A few years ago, there was one thing I always remember hearing–“Btrfs is not ready”. This was always confusing to me since the decision for utilizing Btrfs as a file system caused the two largest Linux-based enterprise companies to take polar opposite stances. Instead of allowing the file system as an option, Red Hat chose to completely remove it from Red Hat Enterprise Linux 8, their latest enterprise release. On the other hand, SUSE made a completely different decision–make it the default file system in all of their distributions. Huh?
It certainly confused me at the time, but I have to admit, I had very little interest in file systems back then. I didn’t run large production machines or anything like that, so ext4 (and for a brief time, ext3) has served me well for my personal machines. Of course, I’m an extremely paranoid user who backs up their data frequently to multiple locations, especially if something large hits, like a new kernel patch.
Even so, I’ve long heard the virtues sung of Sun Microsystem‘s (now Oracle) Zetibyte File System, or ZFS (you might know it as “Zed FS” ;)). Developed for Sun’s UNIX operating system, Solaris (and later their OpenSolaris platfom), ZFS was hailed as the “next generation” file system–and in many aspects that it true. The BSDs jumped on ZFS after OpenSolaris was ended and Solaris was closed sourced by Oracle and many BSD users have been enjoying its benefits for many years already.
But, Linux? Nope. Unfortunately the CDDL license that ships with ZFS is considered incompatible with Linux’s GPL v2 by many, including the man with the say, Linus Torvalds. So, in 2007 a new project was started to try to bring a next generation file system to Linux. That file system was named b-tree file system, or Btrfs for short (b-tree is a complex data structure that the file system was created around).
Though many problems were encountered with Btrfs in the early stages of the project, it has since found use in a variety of high profile companies including SUSE and Facebook. The improvements to Btrfs from engineers at these companies have brought Red Hat back to taking a serious look at the updated file system.
In turn, with input from their large contributor base, the Fedora steering council offered a vote on the subject of bringing Btrfs into the next iteration, Fedora 33, as the default file system, similar to how openSUSE has operated for years now. And, it appears that the vote passed quite significantly.
This is a huge turn of events for Btrfs. Though the file system has enjoyed extensive work from SUSE and Facebook engineers, throwing the might of Fedora and Red Hat engineers behind the project will only improve it drastically. As we know, Fedora serves as a testing grounds for Red Hat Enterprise Linux, so if the transition to Btrfs proves to be a net win for Fedora, it is likely that it will also become the default file system in the next iteration of RHEL, version 9.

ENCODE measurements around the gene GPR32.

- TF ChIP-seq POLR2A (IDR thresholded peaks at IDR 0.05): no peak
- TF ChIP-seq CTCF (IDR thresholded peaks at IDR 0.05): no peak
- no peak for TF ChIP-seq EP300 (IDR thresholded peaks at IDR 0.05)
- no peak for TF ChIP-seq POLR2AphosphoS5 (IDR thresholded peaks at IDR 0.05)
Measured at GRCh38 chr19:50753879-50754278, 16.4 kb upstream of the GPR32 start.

Also, with the 19.10 release of Ubuntu, the developers added an option for experimental ZFS support for the hugely popular Linux distribution. Though Canonical is known for marching to the beat of their own drum, if Red Hat and SUSE begin backing Btrfs, along with the questionable issues around ZFS licensing, we may see Canonical adopt Btrfs as well instead of ZFS. This is not too farfetched, as Canonical has done this more than once–dropping Unity8 in favor of GNOME 3, dropping Upstart in favor of systemd, and dropping the Mir display server in favor of Wayland.
If this were to happen in the future, it is easy to say that the future of Btrfs is looking brighter than it ever has. There is no doubt that the next generation file system has grown considerably over the last few years and many now consider it to be in a stable and reliable state. Offering many advantages of ZFS without the licensing issue will definitely make Btrfs an enticing option for more Linux distributions to adopt as the default file system, or at least a choice upon installation.
It will be interesting to see how this all plays out, but I for one am extremely happy to see Btrfs received the praise that it certainly deserves today. I want to congratulate the Btrfs developers for sticking with the file system and putting in a ton of work into make it a true competitor against other, similar file systems for Linux. Best of luck to the Btrfs developers and the Fedora team as this experiment continues to unfold. I know one thing is for certain–I will definitely be trying this out as soon as Fedora 33 drops. After spending some significant time with it on openSUSE, I really think this is a great direction and provides the possibility of another united front for developers to place their trust. Only time will tell!
If you would like to read the official proposal from Fedora, which has now passed, you can find it here. If you would like to check out Btrfs, you can find the official documentation for it here and the Wikipedia entry for it here. In addition, if you would like to try out Btrfs for yourself, it is recommended to use one of the openSUSE distributions, where it ships by default. The openSUSE downloads can be found here.